The taste that coffee leaves in the mouth, the memory that remains inside the palate once our cup is empty: let’s discover the aftertaste, features we can find in and how they affect it... for a perfect finish!
The aroma of coffee is perfect for starting the day because it helps to wake up the mind and energize.
How many of us have experienced the aroma of coffee, espresso at the bar or mocha at home, when we remember a lived experience or emotion?
Why is it that just the aroma of a cup of coffee can affect the senses and the brain so much?
This is the so-called olfactory memory, also defined as the “Proust effect” or “Proust’s madeleine“, by the writer Marcel Proust who was the first in “In search of lost time” to describe this experience: tasting the madeleine, the narrator feels like he is catapulted back in time. Thanks to his fragrance, he relives his childhood, when he used to eat that dessert with his aunt.
In fact, Marcel Proust argued that what remains of a distant past are precisely the smells, intangible and intangible presences but no less intense, persistent and faithful.
How does the olfactory memory work?
Each sense allows us to discover the outside world and relate to others while also playing to an important role in forming the perception of an experience.
There is a deep and unconscious link between food and memory, a connection between gustatory and olfactory stimuli and emotions linked to memories.
Some tastes and smells have the ability to activate our involuntary memory: without any conscious effort of our mind, they awaken vivid and unmistakable memories in us.
If, in some respects, the original tasting experience was positive, each time it is repeated, pleasant memories and sensations could be triggered as a result of psychological conditioning.
When we taste something very good, we have the illusion that pleasure is born in the mouth, in reality only a quarter of that pleasant sensation is linked to taste, the rest, 75%, is a matter of smell.
Smell is one of the most powerful and effective senses for evoking not only memories but also emotions.
It is a form of language that has one of the deepest connections with both memory and emotion.
The sense of smell mediates an involuntary memory, it brings to life an episode from the past and, reliving it, the emotions connected to it resurface.
These evocations are a strong emotional vehicle: they can make us feel pampered, excited or just plain happy.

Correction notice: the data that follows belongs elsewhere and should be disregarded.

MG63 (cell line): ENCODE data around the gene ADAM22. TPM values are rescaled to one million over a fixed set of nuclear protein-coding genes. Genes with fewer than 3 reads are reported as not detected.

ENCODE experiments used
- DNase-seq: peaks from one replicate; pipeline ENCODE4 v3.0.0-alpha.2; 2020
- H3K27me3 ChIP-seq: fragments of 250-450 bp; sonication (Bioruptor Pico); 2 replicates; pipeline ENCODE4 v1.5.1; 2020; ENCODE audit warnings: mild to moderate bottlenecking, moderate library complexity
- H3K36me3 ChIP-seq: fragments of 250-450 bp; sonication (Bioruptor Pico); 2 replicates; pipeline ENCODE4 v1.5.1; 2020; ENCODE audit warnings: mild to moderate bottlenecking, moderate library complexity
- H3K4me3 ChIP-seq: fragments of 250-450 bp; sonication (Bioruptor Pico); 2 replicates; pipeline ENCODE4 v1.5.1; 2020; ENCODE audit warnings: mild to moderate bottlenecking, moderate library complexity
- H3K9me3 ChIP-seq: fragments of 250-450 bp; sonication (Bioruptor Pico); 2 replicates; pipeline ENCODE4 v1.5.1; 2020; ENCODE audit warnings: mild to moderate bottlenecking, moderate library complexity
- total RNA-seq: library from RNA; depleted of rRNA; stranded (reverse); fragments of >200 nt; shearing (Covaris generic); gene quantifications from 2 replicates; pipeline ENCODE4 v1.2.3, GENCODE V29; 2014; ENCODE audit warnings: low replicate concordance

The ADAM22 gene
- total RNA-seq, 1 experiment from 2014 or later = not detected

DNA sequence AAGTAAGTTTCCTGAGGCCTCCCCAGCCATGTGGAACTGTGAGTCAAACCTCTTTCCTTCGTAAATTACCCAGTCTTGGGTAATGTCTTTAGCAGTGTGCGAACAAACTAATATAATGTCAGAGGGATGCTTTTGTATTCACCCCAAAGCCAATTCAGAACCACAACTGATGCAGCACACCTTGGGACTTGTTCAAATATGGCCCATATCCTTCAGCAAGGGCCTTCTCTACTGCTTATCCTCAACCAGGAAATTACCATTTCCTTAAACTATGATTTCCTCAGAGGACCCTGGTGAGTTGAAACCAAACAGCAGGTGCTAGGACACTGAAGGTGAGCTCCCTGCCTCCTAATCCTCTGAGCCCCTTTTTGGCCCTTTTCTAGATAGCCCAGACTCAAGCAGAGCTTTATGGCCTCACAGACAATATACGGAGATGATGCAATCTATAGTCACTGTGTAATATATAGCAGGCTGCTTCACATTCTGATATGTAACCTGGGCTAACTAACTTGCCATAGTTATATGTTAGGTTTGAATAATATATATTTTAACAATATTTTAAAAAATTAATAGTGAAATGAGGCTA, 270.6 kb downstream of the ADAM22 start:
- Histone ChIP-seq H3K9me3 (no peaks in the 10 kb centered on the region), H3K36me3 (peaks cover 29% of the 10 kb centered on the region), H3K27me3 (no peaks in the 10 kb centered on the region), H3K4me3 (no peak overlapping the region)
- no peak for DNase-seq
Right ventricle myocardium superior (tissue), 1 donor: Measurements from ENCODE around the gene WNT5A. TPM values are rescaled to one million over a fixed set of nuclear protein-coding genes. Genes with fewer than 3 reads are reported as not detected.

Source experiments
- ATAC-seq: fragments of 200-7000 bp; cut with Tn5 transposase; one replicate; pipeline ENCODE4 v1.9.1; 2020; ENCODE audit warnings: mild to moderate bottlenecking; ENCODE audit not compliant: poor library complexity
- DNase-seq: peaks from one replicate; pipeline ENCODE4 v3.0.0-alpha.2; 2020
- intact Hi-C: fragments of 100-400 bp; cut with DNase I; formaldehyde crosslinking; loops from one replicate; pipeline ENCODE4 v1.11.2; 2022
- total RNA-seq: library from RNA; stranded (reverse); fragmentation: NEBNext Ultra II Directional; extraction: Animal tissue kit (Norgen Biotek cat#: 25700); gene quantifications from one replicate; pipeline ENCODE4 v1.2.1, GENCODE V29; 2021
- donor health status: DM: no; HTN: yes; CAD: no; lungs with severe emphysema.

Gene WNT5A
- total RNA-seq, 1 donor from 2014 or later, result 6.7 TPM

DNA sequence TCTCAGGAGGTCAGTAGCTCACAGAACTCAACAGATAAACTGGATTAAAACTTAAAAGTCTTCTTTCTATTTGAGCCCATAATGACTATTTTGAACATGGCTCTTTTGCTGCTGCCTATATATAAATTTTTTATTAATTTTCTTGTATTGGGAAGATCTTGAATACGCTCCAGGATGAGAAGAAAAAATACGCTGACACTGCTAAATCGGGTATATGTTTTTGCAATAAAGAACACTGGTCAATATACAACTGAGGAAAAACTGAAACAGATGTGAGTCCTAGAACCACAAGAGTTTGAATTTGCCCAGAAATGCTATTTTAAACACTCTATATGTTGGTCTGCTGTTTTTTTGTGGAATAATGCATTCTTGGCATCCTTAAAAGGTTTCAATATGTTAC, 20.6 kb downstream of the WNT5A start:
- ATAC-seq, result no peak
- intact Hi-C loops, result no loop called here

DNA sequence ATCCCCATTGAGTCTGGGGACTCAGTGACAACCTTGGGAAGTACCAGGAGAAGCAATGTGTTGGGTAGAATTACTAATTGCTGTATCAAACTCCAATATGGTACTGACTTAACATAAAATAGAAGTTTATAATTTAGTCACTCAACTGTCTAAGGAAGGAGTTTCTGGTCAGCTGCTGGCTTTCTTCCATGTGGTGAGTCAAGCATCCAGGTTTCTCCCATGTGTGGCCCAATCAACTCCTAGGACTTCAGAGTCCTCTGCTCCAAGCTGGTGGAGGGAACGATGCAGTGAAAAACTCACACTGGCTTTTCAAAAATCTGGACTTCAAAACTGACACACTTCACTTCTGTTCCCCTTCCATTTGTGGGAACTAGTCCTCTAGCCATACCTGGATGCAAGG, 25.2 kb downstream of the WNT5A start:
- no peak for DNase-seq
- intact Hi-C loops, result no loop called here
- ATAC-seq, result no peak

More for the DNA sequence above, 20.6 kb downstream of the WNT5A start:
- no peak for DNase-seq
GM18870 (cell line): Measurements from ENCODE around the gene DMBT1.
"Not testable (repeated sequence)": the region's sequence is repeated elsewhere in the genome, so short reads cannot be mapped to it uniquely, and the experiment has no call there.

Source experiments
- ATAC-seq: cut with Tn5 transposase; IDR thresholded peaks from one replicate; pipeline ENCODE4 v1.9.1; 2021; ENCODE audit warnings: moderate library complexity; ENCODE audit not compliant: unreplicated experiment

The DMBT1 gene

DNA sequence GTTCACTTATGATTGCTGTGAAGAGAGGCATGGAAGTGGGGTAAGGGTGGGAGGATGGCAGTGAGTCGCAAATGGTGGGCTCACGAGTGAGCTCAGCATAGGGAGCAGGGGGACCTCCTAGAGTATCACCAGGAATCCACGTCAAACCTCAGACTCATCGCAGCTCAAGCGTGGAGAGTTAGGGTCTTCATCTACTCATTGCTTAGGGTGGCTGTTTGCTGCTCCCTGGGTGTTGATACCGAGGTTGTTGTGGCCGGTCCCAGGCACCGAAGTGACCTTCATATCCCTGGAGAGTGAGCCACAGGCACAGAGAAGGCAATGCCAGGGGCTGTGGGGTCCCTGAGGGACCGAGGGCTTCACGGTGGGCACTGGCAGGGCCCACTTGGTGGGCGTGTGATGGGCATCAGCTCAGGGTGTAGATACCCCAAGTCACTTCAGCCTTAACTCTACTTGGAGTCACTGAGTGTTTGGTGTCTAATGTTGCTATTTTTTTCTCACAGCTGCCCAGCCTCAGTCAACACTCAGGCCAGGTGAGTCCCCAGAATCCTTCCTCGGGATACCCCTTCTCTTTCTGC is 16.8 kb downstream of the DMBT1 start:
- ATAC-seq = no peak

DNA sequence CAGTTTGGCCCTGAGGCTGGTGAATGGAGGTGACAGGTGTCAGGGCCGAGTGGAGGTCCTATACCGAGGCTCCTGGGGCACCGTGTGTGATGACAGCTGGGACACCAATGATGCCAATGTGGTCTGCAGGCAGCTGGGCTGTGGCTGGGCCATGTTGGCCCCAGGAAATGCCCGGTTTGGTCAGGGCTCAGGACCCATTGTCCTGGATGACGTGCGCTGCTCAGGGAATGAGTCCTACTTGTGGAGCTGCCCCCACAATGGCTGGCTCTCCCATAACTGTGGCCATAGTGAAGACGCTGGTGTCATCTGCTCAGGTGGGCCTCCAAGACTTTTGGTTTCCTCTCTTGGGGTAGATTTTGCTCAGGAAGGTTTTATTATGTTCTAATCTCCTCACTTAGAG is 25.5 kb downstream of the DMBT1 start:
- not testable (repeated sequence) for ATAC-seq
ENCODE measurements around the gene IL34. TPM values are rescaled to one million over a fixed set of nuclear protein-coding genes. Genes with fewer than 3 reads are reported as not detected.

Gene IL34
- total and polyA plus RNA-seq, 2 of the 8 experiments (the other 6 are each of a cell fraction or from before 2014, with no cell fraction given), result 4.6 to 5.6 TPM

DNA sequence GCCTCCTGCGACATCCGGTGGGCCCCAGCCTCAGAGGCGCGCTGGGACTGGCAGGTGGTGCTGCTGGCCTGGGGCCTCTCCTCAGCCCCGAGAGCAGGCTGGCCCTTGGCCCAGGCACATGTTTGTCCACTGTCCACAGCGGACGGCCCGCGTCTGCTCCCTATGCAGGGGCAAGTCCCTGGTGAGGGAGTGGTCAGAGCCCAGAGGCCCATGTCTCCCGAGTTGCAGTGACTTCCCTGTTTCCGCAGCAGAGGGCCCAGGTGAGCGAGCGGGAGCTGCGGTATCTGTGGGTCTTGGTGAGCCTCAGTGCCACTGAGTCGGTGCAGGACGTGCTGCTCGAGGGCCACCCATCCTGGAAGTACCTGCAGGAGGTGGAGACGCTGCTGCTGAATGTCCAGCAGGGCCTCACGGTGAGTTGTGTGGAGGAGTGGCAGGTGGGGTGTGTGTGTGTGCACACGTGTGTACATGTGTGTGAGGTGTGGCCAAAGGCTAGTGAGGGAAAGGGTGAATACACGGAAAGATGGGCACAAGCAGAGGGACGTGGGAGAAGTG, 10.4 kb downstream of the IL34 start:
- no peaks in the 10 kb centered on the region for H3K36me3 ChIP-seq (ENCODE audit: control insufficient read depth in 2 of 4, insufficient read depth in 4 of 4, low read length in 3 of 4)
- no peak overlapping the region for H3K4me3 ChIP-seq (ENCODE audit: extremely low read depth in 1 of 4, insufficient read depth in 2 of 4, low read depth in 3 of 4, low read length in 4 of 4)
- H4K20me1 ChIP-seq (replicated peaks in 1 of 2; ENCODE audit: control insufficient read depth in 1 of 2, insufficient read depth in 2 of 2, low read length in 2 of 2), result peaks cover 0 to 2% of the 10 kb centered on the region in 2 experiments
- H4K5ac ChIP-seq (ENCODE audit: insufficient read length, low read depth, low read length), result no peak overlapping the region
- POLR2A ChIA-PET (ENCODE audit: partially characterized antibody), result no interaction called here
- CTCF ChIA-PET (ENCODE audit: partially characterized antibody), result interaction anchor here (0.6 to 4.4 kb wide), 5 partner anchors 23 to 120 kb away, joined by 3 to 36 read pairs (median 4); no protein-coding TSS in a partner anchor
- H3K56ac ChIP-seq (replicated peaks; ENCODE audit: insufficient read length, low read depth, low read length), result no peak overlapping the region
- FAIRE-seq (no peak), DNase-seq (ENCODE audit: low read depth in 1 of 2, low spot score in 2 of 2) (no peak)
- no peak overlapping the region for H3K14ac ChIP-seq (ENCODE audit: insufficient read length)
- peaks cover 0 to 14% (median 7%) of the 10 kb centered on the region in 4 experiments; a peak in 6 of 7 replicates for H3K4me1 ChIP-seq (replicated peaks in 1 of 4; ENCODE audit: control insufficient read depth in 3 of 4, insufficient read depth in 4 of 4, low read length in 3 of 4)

What makes the sense of smell special?
First of all, it cannot be intentionally “deactivated”. For example, we can escape from a visual stimulus, simply by closing our eyes, but we cannot do the same with a persistent smell that suddenly catches us.
For this reason it is considered one of the most direct and capable of influencing our attitudes.
The sense of smell is one of the first senses to develop. The olfactory nerve is formed during the seventh week of gestation and for the fetus this means that it can already hear and recognize the smell of its mother.
Smells are more easily associated with memories than visual or auditory signals, because smell is the only sense processed and connected directly to the limbic system, the deepest and most primitive part of the brain that hosts memories, responsible for short-term memory, mood and emotions, and implicated in all reactions associated with the survival of the species.
The sense of smell, unconsciously, allows us to recognize what we like and what could represent a danger, it manages to influence our affective preferences and our daily behaviors.
Smells can even change the way we perceive information.
Furthermore, smells trigger sensory sparks in our memory: they create expectation. And expectation is one of the strongest vehicles of emotions for the human being.
Scents, neuroscience and neuromarketing
Indeed, neuroscience has also confirmed the ability of smells, aromas and scents to arouse emotions and arouse memories, even the deepest ones.
The olfactory memory is not only able to evoke precise and accurate memories but acts on an unconscious level, arousing particularly intense emotions and moods.